When to Declare a Disaster: Part 2

Once you have a working and proven DR solution (see the first post in this series), you will need to create and document your procedure for declaring a disaster.  Detail the following procedure in your DR Runbook:

Start with who has the authority to declare a disaster.  I always recommend that only members of the senior leadership team be authorized to declare a disaster.  Why?  Simply because the act of declaring a disaster will have a significant impact on the business.  Whether from additional costs or disruption to customers, that decision should come from someone that can see the entire field.

Next, have an authorized member of your team contact your support team (ideally, that is an experienced partner, like Contegix) to communicate the situation and request to declare a disaster.  You will need to be ready to communicate the scope of the disaster and what protection groups you need online at the recovery location (more on that soon).  Keep in mind this is the point where the RTO timer starts.

From there, you are going to decide what you need to failover.  If everything is down, your answer is easy.  On the other hand, if you are experiencing a disaster that impacts a subset of your environment, then you will need to figure out what predefined protection groups need to come online at the DR location to restore your critical systems.  The option to bring online only parts of the environment comes with its own set of challenges and requires planning and testing before the disaster, but it is often the way to go.  For example, if you have 50 VMs under protection you may not want to failover all 50 when only 5 are negatively affected by the unplanned outage.

Once you have contacted your provider or somehow started the failover process, and your virtual machines are coming online at the recovery location, the fun starts!

As these servers come online at the recovery location, I want you to imagine for a second that you are in their place instead.  Just go with it!  Imagine you were bonked over the head, flown at light speed to a different country, and a dark hood was pulled off your head – just like the movies.  You are going to be a bit confused, and so are these servers!  The good news is that your DR Runbook will guide you to get back to work.

You will need to tackle networking next, and yes, that is because networking is the center of the universe.  Hopefully, during the initial configuration of your environment, the DR networking was tested and perfected.  However, let’s pause here a moment and talk about changing IPs at the recovery location.  I have been through this with many customers, and this is always the case:  if your application supports IP changes, you are going to want to do so.  I could go on for a while here, but the main reason is that doing so allows for a partial failover of an environment.

Once the VMs are coming back online, it is time to make them work at the recovery location.  Occasionally a VM comes online and requires zero interaction to work, but that is most definitely the exception, not the norm.  Therefore, your runbook will require details that guide your team through the changes necessary to restore functionality of the systems.  If that discovery and documentation is complete, this should go smoothly.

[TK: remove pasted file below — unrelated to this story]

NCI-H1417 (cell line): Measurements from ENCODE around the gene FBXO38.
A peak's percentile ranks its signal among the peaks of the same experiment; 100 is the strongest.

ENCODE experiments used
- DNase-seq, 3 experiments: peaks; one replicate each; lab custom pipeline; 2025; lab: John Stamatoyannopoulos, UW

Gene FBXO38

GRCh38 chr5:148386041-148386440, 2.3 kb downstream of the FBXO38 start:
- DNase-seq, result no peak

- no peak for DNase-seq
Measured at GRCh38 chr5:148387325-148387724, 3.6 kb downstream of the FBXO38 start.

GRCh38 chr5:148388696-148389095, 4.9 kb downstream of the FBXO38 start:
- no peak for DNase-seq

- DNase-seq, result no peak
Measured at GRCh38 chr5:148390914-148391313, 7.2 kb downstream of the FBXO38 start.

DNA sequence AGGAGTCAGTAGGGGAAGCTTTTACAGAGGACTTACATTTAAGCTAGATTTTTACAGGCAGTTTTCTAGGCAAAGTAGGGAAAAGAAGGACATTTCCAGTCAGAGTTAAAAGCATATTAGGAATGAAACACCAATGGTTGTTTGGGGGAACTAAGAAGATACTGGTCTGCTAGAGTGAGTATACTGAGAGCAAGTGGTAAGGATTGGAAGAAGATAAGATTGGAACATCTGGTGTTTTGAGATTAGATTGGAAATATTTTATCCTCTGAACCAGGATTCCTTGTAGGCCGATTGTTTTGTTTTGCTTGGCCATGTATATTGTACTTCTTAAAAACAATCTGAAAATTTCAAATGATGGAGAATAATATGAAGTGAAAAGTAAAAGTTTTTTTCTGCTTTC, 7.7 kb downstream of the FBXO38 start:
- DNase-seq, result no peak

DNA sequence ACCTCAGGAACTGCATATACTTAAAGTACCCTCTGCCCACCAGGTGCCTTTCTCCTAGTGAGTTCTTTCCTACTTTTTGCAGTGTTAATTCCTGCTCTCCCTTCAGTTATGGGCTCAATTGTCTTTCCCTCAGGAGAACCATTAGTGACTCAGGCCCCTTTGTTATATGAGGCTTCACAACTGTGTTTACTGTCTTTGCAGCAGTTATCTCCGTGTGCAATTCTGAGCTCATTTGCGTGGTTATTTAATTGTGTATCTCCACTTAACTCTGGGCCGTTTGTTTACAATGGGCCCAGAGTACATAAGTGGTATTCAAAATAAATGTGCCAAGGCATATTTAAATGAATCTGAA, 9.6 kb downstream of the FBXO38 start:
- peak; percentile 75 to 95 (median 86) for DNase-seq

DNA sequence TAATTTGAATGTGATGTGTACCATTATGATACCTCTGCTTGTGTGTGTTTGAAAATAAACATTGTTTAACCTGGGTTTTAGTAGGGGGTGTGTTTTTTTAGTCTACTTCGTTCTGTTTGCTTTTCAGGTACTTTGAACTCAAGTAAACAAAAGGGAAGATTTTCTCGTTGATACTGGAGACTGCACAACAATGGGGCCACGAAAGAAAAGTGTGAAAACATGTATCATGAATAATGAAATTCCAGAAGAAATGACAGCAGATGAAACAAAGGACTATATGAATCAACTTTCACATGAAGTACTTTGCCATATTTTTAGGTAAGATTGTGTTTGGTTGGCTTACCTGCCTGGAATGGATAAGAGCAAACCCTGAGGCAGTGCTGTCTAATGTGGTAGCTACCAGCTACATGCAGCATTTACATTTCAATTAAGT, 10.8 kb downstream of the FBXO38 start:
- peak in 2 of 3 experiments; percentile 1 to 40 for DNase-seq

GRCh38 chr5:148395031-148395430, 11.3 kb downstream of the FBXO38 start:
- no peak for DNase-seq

A Note about Business Continuity

Business Continuity (BC) is very important to your business, but it is NOT a substitute for DR.  They work together, but are very different.  Business Continuity is the act of planning how your company will react in the event of a disaster.  This can involve (but is not limited to) a succession plan for your leadership team, a communication plan for your customers and the media, and a logistics plan for how your employees will work should they no longer have an office to work in.  You can compare it to your personal will and testament.  This is a bit gruesome I know, but think about it…the idea is to document how to go on after a major event.  The DR piece of BC/DR is just the part that brings the systems back online (using the DR Runbook).  A proper, thorough BC/DR plan will guide your team to properly restore all functions of the organization, not just your IT systems.

I’ve read that Warren Buffett requires all his leaders to have a successor named and ready to step in should the leader no longer be able to fulfill his or her duties.  This is an example of a greater BC/DR plan that includes actions taken if the organization’s leader is lost at the same time the office building and data center.

Join me in the next part of this series, where I discuss what happens once you declare a disaster.

Read Part 1 here.

Read what to do “Once I Declare a Disaster” here.


About the author:

Brian Frank is Product Delivery Director at Contegix, owning the vision, execution, and management of the product delivery strategy and roadmap.  In this role, Brian works with all functional areas of the operations team to develop product releases.

Brian’s responsibilities also include product selection guidance, leading requirement gathering efforts with key stakeholders, taking part in product solution architecture, and successful delivery of early adopter solutions.